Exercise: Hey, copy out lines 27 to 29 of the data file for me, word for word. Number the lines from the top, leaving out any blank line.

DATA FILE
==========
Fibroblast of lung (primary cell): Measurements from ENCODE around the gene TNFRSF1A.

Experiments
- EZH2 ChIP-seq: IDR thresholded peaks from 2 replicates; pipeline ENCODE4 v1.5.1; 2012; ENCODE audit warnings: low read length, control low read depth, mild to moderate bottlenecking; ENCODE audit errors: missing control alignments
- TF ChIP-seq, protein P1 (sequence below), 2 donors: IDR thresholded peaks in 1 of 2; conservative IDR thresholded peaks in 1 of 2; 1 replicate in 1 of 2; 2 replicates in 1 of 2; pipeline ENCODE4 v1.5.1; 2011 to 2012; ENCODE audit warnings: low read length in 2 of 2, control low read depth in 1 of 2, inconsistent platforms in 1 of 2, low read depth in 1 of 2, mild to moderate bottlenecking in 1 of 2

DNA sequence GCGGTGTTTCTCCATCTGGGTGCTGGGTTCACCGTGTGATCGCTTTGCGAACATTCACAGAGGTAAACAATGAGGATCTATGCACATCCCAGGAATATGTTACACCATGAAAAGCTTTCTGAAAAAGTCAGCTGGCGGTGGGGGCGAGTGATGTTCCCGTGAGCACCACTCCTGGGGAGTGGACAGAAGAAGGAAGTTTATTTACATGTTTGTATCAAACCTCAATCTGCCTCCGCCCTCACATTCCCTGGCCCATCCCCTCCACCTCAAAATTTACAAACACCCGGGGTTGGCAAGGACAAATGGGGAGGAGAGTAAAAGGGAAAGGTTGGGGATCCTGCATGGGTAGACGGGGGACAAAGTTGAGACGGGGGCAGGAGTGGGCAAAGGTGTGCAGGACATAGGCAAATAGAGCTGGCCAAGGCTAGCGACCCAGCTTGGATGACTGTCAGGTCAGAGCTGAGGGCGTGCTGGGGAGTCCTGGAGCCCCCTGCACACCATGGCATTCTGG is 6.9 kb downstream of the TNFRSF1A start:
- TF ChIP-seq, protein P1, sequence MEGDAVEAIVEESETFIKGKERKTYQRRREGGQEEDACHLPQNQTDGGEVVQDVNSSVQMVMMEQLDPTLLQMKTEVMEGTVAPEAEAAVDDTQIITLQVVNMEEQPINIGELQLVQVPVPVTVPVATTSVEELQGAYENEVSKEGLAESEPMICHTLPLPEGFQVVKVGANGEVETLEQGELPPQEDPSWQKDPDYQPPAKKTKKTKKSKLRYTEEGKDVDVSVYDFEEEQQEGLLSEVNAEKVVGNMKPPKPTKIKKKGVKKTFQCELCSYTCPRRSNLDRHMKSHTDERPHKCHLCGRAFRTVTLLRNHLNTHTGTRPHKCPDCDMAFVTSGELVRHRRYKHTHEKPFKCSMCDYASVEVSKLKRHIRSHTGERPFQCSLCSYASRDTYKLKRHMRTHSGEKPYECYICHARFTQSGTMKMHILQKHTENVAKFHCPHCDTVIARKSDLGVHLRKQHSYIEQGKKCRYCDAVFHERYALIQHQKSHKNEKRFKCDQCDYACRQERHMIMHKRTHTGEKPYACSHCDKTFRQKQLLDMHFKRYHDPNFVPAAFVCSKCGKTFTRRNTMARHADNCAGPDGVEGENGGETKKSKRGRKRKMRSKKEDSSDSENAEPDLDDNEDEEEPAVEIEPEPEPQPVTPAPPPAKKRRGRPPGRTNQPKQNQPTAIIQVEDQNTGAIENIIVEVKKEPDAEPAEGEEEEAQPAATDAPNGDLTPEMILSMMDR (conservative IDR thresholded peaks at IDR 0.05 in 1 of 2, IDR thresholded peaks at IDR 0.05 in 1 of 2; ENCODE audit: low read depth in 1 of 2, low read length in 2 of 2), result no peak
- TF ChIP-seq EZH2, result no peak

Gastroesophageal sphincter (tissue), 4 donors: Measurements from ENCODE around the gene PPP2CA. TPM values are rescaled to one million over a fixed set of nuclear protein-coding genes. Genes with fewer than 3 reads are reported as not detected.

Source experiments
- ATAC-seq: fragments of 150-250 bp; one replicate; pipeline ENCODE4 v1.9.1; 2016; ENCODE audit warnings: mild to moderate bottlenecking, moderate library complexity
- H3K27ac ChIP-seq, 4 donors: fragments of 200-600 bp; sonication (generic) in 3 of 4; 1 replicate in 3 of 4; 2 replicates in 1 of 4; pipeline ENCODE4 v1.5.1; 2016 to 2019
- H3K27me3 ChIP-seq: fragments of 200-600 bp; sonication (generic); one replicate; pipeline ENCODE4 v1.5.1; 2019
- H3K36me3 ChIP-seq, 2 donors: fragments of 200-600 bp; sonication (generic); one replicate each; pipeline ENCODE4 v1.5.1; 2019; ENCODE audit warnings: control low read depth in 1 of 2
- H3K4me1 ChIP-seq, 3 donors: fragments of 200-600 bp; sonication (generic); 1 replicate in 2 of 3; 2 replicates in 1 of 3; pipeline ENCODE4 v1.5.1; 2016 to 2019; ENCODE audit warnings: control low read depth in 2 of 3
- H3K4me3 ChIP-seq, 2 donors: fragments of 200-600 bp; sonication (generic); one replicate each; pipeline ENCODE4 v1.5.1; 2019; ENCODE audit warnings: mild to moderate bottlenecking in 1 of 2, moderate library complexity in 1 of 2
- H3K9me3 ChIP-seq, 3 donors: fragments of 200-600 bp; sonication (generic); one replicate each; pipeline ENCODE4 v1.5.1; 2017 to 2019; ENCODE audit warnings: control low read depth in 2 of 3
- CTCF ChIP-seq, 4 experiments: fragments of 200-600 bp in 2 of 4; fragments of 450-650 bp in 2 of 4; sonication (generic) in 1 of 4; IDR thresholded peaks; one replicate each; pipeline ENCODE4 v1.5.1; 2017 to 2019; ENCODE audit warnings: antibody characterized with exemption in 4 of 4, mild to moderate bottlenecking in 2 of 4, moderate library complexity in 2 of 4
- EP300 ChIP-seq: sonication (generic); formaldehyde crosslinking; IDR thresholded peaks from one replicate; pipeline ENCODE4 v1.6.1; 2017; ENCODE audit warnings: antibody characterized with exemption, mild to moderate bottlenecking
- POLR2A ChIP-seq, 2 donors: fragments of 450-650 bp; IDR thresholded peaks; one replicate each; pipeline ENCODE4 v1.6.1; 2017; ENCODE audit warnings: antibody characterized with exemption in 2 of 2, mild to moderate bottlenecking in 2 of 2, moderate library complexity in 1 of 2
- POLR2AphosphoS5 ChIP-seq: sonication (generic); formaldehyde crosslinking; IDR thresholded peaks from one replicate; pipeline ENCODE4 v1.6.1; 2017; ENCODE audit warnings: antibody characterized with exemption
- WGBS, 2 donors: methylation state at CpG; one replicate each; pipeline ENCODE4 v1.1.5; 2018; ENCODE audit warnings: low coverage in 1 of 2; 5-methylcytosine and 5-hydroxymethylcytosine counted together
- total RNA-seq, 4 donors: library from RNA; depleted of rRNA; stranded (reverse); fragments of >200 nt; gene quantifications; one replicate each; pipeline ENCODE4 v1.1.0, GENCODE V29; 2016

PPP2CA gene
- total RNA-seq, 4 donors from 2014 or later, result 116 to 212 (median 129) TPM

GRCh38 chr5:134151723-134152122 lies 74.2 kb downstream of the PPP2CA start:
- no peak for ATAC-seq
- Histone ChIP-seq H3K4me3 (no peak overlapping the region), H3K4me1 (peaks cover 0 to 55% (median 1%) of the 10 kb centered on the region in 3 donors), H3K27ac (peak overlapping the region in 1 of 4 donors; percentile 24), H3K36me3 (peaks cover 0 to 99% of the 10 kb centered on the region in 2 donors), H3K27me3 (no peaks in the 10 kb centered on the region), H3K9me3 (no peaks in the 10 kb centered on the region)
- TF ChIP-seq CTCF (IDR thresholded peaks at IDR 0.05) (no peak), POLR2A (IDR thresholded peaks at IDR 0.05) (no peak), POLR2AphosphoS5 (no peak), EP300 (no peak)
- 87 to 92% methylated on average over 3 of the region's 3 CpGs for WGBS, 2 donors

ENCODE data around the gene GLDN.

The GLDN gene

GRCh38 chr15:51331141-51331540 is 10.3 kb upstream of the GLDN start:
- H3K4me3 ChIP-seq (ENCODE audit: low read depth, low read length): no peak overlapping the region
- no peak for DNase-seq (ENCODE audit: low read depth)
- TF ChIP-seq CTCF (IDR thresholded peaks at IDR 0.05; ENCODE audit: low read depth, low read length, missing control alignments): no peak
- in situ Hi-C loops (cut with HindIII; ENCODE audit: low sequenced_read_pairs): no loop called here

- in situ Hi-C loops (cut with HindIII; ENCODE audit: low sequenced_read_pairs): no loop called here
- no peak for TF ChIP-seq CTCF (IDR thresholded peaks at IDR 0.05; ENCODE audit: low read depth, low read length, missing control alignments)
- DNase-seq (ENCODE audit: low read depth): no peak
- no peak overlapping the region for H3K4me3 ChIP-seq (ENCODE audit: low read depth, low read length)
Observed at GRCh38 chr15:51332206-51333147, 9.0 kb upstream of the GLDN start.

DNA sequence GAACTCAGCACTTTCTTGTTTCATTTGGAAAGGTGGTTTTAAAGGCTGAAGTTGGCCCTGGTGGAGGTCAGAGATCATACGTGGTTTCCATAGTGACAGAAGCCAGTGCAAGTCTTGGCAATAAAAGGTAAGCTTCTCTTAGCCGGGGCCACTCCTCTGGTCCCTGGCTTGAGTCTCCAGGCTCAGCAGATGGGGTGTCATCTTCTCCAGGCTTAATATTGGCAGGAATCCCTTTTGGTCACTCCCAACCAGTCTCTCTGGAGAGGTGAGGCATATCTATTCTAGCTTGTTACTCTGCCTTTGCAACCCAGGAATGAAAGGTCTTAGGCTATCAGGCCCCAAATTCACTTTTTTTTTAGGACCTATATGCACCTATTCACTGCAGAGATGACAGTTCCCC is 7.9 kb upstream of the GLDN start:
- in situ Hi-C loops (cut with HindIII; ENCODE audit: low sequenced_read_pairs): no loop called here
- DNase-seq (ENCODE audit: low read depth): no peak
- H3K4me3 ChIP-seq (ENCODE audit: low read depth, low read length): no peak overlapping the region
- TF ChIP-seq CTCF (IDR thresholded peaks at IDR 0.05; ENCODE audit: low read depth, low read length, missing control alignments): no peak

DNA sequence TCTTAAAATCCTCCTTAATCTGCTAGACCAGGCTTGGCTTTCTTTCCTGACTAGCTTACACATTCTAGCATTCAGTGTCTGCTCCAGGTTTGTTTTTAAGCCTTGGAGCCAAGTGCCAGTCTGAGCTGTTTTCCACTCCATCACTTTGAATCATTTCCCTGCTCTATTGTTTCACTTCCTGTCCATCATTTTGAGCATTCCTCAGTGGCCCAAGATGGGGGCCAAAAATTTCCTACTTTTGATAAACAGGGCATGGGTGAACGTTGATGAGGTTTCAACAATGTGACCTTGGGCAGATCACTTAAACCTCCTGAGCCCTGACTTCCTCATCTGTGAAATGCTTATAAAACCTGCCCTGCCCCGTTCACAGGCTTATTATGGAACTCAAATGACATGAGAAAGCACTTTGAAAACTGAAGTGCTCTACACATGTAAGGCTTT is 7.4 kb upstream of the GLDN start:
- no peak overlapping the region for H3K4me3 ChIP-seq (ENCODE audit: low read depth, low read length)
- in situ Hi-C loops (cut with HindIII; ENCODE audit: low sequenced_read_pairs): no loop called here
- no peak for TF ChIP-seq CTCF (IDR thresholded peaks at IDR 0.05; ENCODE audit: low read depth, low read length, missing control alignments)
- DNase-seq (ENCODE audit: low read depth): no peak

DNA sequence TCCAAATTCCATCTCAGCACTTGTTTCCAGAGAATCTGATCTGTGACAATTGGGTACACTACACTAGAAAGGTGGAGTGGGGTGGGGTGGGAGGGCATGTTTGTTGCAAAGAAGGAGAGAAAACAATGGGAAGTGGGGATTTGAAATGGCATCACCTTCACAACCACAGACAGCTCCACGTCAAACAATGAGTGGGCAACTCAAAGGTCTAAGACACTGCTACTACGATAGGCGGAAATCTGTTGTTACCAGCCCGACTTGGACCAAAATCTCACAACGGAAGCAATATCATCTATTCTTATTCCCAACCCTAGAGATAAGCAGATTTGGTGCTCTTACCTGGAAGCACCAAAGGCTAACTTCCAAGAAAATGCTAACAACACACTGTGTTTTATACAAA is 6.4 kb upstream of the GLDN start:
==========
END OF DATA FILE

- Histone ChIP-seq H3K4me3 (no peak overlapping the region), H3K4me1 (peaks cover 0 to 55% (median 1%) of the 10 kb centered on the region in 3 donors), H3K27ac (peak overlapping the region in 1 of 4 donors; percentile 24), H3K36me3 (peaks cover 0 to 99% of the 10 kb centered on the region in 2 donors), H3K27me3 (no peaks in the 10 kb centered on the region), H3K9me3 (no peaks in the 10 kb centered on the region)
- TF ChIP-seq CTCF (IDR thresholded peaks at IDR 0.05) (no peak), POLR2A (IDR thresholded peaks at IDR 0.05) (no peak), POLR2AphosphoS5 (no peak), EP300 (no peak)
- 87 to 92% methylated on average over 3 of the region's 3 CpGs for WGBS, 2 donors